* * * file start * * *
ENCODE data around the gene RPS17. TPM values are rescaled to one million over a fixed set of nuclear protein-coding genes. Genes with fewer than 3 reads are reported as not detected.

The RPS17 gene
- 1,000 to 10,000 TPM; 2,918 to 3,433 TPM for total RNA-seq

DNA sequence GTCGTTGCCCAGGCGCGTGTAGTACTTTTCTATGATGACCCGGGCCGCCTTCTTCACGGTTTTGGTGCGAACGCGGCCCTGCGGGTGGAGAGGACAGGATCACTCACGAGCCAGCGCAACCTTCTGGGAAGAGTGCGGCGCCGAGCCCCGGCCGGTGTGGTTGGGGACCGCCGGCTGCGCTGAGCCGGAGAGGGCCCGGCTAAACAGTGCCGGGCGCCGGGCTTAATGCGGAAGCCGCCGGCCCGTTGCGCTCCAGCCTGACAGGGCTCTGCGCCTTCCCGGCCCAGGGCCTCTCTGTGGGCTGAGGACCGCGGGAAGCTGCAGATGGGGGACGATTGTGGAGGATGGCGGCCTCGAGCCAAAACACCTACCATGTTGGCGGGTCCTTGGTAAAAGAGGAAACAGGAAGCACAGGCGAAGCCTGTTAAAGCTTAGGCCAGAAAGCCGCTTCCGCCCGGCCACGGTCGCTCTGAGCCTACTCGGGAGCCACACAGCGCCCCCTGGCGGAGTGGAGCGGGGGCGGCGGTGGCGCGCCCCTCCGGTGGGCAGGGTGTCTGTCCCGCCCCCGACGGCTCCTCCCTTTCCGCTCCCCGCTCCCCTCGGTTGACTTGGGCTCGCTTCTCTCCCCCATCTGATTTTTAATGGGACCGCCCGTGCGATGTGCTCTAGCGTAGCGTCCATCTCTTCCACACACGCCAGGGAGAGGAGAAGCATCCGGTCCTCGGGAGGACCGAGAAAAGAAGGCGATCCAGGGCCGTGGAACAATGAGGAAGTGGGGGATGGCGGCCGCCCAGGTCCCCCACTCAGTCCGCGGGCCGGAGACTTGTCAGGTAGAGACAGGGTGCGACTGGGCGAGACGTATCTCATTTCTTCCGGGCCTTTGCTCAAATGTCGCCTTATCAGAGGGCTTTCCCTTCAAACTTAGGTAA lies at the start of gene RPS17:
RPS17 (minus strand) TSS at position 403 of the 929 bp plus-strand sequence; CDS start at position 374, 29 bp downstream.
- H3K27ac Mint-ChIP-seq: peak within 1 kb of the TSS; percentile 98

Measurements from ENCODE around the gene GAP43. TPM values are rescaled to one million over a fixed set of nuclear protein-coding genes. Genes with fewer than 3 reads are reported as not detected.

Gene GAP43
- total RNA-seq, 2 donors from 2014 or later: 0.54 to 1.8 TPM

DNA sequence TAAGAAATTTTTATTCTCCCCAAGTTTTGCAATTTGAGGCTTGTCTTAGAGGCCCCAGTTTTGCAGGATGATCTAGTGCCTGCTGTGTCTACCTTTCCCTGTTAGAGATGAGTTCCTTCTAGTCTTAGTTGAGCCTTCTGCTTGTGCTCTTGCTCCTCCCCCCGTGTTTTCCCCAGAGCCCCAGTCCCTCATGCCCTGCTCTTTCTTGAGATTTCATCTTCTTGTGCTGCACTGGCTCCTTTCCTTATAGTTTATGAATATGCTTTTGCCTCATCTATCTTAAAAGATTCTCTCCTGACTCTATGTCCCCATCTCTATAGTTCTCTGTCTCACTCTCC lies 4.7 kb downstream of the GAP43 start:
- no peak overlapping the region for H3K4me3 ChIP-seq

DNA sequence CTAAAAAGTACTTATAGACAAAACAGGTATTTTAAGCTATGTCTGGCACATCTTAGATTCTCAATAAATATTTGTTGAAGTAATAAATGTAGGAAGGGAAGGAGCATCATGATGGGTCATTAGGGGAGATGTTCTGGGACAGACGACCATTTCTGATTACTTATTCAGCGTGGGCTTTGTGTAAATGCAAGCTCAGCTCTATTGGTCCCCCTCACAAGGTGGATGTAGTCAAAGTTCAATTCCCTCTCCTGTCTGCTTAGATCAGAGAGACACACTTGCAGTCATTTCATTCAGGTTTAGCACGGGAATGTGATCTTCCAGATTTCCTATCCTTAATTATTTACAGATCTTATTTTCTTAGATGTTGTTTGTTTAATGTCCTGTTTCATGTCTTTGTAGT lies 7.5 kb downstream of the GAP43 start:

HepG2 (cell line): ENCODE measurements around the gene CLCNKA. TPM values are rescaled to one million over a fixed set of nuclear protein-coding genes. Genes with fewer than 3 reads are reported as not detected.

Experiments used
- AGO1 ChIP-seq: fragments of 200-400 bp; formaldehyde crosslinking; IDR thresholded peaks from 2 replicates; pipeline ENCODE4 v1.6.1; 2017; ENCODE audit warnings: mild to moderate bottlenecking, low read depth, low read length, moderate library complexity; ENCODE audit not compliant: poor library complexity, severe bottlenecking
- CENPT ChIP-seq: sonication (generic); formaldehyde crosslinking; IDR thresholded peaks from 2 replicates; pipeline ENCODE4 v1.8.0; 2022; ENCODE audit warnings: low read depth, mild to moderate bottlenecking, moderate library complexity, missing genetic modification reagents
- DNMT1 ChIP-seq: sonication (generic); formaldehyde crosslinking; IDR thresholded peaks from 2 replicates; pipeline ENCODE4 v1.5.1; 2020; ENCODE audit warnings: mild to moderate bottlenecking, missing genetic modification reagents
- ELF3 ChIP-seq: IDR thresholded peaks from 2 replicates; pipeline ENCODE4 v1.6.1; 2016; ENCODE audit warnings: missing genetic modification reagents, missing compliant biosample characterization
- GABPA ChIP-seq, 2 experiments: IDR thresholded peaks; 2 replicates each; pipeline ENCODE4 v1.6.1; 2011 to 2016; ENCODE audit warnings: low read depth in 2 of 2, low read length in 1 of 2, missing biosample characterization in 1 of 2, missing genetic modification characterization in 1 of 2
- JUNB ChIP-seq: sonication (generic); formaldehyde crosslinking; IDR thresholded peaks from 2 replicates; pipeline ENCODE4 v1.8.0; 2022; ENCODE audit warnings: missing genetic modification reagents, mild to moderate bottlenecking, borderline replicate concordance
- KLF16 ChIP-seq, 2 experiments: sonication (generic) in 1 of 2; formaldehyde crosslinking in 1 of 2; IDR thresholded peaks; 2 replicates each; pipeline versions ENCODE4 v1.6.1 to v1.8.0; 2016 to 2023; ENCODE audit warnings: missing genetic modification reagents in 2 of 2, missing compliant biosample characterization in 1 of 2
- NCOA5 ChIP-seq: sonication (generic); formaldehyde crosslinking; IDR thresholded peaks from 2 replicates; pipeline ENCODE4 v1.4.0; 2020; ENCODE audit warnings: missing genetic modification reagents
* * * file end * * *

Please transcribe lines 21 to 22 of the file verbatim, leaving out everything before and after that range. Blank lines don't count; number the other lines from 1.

- KLF16 ChIP-seq, 2 experiments: sonication (generic) in 1 of 2; formaldehyde crosslinking in 1 of 2; IDR thresholded peaks; 2 replicates each; pipeline versions ENCODE4 v1.6.1 to v1.8.0; 2016 to 2023; ENCODE audit warnings: missing genetic modification reagents in 2 of 2, missing compliant biosample characterization in 1 of 2
- NCOA5 ChIP-seq: sonication (generic); formaldehyde crosslinking; IDR thresholded peaks from 2 replicates; pipeline ENCODE4 v1.4.0; 2020; ENCODE audit warnings: missing genetic modification reagents